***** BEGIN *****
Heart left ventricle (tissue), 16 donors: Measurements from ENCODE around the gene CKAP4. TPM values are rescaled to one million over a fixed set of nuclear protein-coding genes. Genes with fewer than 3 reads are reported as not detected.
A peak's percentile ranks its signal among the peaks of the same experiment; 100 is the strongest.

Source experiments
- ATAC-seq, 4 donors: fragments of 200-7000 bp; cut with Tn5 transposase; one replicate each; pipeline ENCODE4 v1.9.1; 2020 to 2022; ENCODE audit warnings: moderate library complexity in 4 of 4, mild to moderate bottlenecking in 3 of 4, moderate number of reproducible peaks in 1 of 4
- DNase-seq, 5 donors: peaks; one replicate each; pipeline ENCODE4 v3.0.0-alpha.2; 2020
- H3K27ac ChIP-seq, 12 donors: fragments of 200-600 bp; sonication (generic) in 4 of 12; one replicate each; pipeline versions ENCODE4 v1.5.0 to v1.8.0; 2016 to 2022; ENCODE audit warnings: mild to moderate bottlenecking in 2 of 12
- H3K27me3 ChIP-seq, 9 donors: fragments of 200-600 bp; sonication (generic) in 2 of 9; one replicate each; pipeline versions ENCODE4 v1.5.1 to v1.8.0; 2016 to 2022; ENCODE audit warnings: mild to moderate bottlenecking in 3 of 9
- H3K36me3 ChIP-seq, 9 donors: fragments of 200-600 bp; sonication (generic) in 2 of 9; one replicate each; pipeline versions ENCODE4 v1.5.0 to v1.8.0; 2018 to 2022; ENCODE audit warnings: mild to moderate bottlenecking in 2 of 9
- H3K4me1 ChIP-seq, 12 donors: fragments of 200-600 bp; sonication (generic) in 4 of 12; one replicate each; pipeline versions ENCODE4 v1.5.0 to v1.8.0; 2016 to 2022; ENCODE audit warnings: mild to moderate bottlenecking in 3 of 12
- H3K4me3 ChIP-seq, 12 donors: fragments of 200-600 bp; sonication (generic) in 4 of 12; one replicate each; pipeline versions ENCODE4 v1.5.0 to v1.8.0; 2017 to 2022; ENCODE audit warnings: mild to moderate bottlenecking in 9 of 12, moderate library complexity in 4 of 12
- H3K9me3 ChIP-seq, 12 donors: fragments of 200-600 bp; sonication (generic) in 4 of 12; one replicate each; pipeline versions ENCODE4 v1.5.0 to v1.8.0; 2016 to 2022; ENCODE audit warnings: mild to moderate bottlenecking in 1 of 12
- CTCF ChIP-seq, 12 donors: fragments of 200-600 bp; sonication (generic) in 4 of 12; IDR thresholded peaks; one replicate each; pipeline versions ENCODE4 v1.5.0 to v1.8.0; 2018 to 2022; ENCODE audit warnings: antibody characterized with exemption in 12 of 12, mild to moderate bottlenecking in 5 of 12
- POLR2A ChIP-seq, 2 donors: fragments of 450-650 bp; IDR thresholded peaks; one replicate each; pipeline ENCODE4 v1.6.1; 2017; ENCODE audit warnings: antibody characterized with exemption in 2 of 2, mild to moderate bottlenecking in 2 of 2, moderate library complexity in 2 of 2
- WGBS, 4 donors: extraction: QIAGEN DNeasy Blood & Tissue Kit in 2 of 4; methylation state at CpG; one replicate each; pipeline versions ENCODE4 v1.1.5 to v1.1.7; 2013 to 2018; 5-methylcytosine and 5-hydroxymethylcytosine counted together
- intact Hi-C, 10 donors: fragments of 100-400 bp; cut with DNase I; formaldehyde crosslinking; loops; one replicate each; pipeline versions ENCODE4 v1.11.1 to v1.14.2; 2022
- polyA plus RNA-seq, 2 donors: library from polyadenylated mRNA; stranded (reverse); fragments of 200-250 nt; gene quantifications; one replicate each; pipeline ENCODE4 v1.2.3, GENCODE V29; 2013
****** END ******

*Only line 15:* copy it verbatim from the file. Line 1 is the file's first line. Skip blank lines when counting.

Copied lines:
- intact Hi-C, 10 donors: fragments of 100-400 bp; cut with DNase I; formaldehyde crosslinking; loops; one replicate each; pipeline versions ENCODE4 v1.11.1 to v1.14.2; 2022